Brummund: Warm winters good for caring for livestock

Submitted Photo The winter of 2020-2021 has been very mild and a good one for livestock. Photo by Paige Brummund.

Warm winters are always appreciated when caring for livestock, says Paige Brummund, Agriculture and Natural Resources extension agent with NDSU Extension Service-Ward County.

“The cattle are more comfortable and they gain a higher body condition score with less feed,” Brummund said.

Brummund, responding to questions from The Minot Daily News, said there are no real problems with the above average temperatures this winter.

“Maybe in a snowy year it would be a nuisance to have the snow melting and refreezing causing icy conditions, but that is not a concern this winter. Extreme temperature swings can be stressful to livestock, but we have had steady above average temps so we just haven’t seen any troubles with the warmer weather switching abruptly to subzero temperatures. I guess there is one concern…sometimes with warm, snow free winters we are tempted to leave cattle out grazing longer than we should. Remember that spring calving cows are now in their last trimester of gestation and require additional energy (at least 60% total digestible nutrients) and protein (at least 9% crude protein). Be sure to be checking the body condition of your cattle regularly and work with Extension, your veterinarian, or a nutritionist to be sure you are meeting their nutritional needs,” she said.

Brummund said she’s not certain how long it has been since there’s been such a nice winter for cattle owners.

“I haven’t heard anyone refer back to another year,” Brummund said, adding, “I do know that we are not only warmer this winter, but also very dry. We are in a moderate drought in this part of the state, and while it is more unusual to be in a drought in the middle of the winter, it is not unheard of. We had the highest drought rating in the month of December since 2003.

As for if hay supplies are holding out for cattle owners, Brummund said, “There were some people who ended the growing season with around 50% less hay production than normal due to the dry summer. However, others were able to get more amounts of hay put up because the weather was dry enough to allow more ideal days for cutting and baling hay. It didn’t take long this year to get hay dry enough to bale. Most of the hay this year was good to excellent quality, and that helps. Also having these warmer temperature is easier of the feed supplies. Livestock require higher energy feeds and more quantity of feed when we experience low temperatures and wind chills. When temperatures are below 5 degrees, cattle consume up to 25% more feed.”

In regard to hay, she also said, “I think the hay is out there, but people are considering keeping their extra and carrying it over for next year in anticipation that there will be hay shortages next year if we do not get spring rain. When I look around, there are quite a few ‘hay for sale’ ads with hay priced fairly. The trucking costs adds up though if it is not close to you. Hay doesn’t store great from year to year so while it’s good to look ahead and maybe consider carrying some hay over, keeping too much around will end up with much more of it going to waste.”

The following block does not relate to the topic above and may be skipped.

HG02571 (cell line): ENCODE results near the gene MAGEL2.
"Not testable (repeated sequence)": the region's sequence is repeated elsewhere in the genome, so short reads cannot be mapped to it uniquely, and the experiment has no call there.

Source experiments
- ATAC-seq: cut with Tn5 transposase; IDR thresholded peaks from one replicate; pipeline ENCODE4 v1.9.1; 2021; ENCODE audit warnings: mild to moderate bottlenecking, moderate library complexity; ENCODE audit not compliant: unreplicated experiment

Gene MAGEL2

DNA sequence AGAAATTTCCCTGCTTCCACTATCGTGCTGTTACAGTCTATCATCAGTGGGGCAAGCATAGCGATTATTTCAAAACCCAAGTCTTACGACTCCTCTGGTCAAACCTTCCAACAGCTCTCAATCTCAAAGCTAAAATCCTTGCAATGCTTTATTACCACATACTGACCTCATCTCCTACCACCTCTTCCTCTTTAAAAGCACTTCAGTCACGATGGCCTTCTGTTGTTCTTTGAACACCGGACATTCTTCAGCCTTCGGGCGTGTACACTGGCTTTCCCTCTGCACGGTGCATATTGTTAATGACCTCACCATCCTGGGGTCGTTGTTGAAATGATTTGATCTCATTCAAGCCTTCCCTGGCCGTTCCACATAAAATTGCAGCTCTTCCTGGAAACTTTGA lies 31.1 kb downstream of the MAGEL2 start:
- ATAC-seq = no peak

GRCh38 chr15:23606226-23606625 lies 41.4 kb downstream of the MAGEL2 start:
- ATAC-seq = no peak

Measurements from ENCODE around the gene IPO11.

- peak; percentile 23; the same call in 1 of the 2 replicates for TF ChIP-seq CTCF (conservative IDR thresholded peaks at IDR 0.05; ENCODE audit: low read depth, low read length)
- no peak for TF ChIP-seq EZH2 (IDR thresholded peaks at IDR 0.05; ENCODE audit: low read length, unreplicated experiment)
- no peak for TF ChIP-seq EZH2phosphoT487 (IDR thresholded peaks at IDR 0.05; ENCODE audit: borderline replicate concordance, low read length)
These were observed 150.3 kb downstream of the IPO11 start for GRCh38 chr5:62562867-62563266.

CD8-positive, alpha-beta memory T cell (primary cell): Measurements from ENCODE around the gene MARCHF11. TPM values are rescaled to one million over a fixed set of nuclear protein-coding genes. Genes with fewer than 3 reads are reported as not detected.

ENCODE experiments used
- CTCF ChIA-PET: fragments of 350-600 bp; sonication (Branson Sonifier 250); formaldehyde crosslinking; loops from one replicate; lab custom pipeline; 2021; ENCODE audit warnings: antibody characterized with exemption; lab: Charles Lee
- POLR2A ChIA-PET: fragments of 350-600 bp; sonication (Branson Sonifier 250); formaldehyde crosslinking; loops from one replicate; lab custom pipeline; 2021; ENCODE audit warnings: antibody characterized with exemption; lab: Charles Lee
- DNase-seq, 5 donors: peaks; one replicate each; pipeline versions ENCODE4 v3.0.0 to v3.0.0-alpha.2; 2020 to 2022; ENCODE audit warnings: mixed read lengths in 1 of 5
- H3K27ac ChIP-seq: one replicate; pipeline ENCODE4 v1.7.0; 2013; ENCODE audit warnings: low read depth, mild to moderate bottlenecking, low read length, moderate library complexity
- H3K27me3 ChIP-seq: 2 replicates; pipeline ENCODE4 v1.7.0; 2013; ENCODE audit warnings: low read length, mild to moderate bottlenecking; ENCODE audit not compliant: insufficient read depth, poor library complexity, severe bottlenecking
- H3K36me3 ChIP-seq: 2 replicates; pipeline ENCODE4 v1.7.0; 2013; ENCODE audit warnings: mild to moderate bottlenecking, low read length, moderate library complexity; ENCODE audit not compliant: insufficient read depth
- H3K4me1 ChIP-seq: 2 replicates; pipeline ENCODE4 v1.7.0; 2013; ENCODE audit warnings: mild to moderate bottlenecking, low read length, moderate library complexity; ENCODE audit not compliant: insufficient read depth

Dan Erdmann, program manager for Farm Rescue, said, “We really haven’t had many requests for livestock feeding or haying assistance as of late, but I know it was a pretty dry year for many ranchers (especially in the western part of the state). We did assist with several haying cases this summer/fall, as well as a recent hay hauling case, but those were the result of injury or illness. We’re always taking applications from folks who may need a helping hand as a result of injury, illness or natural disaster.”

Farm Rescue, based in Horace, is a nonprofit organization to help farmers and ranchers who have experienced a major illness, injury or natural disaster by providing the necessary equipment and manpower to plant, hay or harvest their crop. Livestock feeding assistance is also available to ranchers. The organization helps farm and ranch families in North Dakota, South Dakota, Minnesota, Montana, Iowa, Nebraska and Kansas. For more information and for applications visit farmrescue.org.

If there isn’t much snow this winter, Brummund responded to what is forecasted to be ahead for cattle owners.

“The entire state is experiencing some type of a drought currently,” Brummund said. “Even if we get some snow, we will need timely spring rains to replenish soil moisture to provide for pasture growth and hay production in 2021. There isn’t much moisture present in snow, and the little that is there typically runs off in the spring melt while the ground is still frozen. This helps to recharge dugouts, streams, and sloughs; but does not provide enough moisture to recharge the soil. Timely spring and summer rain will be essential to pull us out of drought conditions.”

She offered some advice to cattle owners:

She said producers should always have a drought mitigation plan in place to help them make decisions in case it stays dry through 2021.

“Some things to start thinking about are marketing plans, sourcing and pricing next year’s feed, managing drought-stressed pastures, managing poor quality water sources, culling priorities, early weaning strategies, and the animal health issues that are more prevalent in times of drought,” Brummund said.

She said drought resources from NDSU get posted at: www.ag.ndsu.edu/drought.

“NDSU Extension will be having some meetings to help producers work through their drought plans,” she said.

It should be a great winter/spring for calving if we don’t get a lot of snow. The majority of cattle calve in the spring in this region, time will tell what the weather will bring. We hope for warm, dry conditions for calving season as well, yet need some spring rains.


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